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Oracles

pansay
Last edit: @pansay, December 9, 2020
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Oracles are data feeds that connect Ethereum to off-chain, real-world information, so you can query data in your smart contracts. For example, prediction market dapps use oracles to settle payments based on events. A prediction market may ask you to bet your ETH on the next president of the United States. They'll use an oracle to confirm the outcome and pay out to the winners.

Prerequisites

Make sure you're familiar with nodes, consensus mechanisms, and smart contract anatomy, specifically events.

What is an oracle

An oracle is a bridge between the blockchain and the real world. They act as on-chain APIs you can query to get information into your smart contracts. This could be anything from price information to weather reports.

Why are they needed?

With a blockchain like Ethereum you need every node in the network to be able to replay every transaction and end up with the same result, guaranteed. APIs introduce potentially variable data. If you were sending someone an amount of ETH based on an agreed $USD value using a price API, the query would return a different result from one day to the next. Not to mention, the API could be hacked or deprecated. If this happens, the nodes in the network wouldn't be able to agree on Ethereum's current state, effectively breaking consensus.

Oracles solve this problem by posting the data on the blockchain. So any node replaying the transaction will use the same immutable data that's posted for all to see. To do this, an oracle is typically made up of a smart contract and some off-chain components that can query APIs, then periodically send transactions to update the smart contract's data.

Security

An oracle is only as secure as its data source(s). If a dapp uses Uniswap as an oracle for its ETH/DAI price feed, it is possible for an attacker to move the price on Uniswap in order to manipulate the dapp's understanding of the current price. An example of how to combat this is a feed system like the one used by MakerDAO, which collates price data from a number of external price feeds instead of just relying on a single source.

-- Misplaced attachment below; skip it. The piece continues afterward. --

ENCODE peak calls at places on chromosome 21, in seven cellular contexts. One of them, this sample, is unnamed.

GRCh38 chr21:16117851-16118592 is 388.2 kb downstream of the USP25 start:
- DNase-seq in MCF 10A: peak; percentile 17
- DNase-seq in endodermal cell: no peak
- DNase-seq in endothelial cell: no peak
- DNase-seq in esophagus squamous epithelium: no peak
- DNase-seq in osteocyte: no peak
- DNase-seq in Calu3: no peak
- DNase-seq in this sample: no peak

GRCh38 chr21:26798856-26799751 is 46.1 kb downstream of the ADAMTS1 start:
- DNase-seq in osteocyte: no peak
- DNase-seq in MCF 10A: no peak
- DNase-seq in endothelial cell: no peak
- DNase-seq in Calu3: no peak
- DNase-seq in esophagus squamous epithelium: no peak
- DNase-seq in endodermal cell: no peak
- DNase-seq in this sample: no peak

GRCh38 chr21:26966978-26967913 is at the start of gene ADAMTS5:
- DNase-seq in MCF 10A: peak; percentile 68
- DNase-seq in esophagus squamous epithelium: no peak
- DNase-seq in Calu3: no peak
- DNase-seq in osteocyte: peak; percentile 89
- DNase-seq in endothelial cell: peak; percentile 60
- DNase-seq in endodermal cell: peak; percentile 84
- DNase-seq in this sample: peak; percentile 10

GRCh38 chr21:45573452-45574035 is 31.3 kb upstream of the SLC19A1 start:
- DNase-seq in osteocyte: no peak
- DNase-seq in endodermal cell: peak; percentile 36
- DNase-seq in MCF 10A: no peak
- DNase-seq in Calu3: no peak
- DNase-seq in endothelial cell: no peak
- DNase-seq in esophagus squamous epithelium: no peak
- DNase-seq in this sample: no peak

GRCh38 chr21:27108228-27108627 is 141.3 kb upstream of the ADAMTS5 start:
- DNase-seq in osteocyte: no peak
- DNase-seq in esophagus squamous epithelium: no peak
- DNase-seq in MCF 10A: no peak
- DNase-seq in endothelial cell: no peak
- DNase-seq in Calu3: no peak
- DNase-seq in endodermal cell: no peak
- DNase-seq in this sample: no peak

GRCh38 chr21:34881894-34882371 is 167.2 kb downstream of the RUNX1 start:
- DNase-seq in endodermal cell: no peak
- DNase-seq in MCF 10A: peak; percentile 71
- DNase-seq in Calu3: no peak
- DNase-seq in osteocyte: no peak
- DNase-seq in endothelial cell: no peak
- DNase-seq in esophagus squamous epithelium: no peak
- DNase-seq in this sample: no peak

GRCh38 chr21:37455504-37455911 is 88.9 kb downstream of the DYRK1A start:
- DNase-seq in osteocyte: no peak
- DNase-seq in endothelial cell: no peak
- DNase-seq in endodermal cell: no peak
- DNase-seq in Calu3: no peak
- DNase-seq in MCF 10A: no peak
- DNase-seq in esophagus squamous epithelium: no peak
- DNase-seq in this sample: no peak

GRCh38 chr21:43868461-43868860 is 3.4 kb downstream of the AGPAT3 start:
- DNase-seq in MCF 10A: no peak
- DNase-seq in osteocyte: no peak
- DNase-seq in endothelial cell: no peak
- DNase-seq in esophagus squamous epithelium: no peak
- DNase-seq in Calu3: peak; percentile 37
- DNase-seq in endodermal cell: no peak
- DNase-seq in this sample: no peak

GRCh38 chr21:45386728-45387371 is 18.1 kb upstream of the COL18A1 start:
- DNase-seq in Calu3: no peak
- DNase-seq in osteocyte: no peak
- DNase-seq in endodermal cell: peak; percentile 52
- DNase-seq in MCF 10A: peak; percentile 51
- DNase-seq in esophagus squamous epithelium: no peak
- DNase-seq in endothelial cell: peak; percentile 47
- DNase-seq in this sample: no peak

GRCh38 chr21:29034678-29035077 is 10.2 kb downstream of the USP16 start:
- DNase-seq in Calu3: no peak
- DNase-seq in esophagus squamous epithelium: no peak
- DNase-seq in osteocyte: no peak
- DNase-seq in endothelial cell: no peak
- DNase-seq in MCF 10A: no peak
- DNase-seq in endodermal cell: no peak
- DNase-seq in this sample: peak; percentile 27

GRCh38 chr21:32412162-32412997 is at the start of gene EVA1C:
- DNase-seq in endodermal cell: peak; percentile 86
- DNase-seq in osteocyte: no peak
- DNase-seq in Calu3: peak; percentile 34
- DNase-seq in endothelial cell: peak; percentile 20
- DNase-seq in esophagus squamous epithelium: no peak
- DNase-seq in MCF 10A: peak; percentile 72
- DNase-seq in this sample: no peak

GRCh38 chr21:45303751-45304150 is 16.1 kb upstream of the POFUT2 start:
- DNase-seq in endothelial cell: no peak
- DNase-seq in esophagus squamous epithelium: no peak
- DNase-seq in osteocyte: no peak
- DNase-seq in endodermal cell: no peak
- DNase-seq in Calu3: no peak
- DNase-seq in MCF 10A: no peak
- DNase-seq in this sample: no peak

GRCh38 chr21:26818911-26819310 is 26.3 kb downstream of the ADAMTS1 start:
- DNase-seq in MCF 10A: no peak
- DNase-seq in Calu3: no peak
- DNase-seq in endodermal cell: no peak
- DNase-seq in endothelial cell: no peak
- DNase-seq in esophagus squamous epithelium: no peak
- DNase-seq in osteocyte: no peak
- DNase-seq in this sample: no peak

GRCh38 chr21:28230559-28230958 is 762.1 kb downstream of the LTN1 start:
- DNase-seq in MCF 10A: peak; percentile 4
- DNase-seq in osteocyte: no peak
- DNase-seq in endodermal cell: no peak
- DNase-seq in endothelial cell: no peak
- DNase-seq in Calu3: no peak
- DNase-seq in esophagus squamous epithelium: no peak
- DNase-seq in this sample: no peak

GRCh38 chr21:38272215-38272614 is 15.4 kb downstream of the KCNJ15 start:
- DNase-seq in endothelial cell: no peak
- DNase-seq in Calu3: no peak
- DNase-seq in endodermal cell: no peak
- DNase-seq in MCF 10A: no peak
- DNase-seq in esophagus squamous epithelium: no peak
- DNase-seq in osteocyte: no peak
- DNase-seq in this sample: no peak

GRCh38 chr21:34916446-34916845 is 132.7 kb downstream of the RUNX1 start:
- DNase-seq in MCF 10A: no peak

Usage

Oracles as a service

Services like Chainlink offer oracles-as-a-service for you to use. They have the infrastructure in place for you to do things like:

This is an example of how to get the latest ETH price in your smart contract using a Chainlink price feed:

1pragma solidity ^0.6.7;
2
3import "@chainlink/contracts/src/v0.6/interfaces/AggregatorV3Interface.sol";
4
5contract PriceConsumerV3 {
6
7 AggregatorV3Interface internal priceFeed;
8
9 /**
10 * Network: Kovan
11 * Aggregator: ETH/USD
12 * Address: 0x9326BFA02ADD2366b30bacB125260Af641031331
13 */
14 constructor() public {
15 priceFeed = AggregatorV3Interface(0x9326BFA02ADD2366b30bacB125260Af641031331);
16 }
17
18 /**
19 * Returns the latest price
20 */
21 function getLatestPrice() public view returns (int) {
22 (
23 uint80 roundID,
24 int price,
25 uint startedAt,
26 uint timeStamp,
27 uint80 answeredInRound
28 ) = priceFeed.latestRoundData();
29 return price;
30 }
31}
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View the docs

Oracle services

Build an oracle smart contract

Here's an example oracle contract by Pedro Costa. You can find further annotation in his article: Implementing a Blockchain Oracle on Ethereum.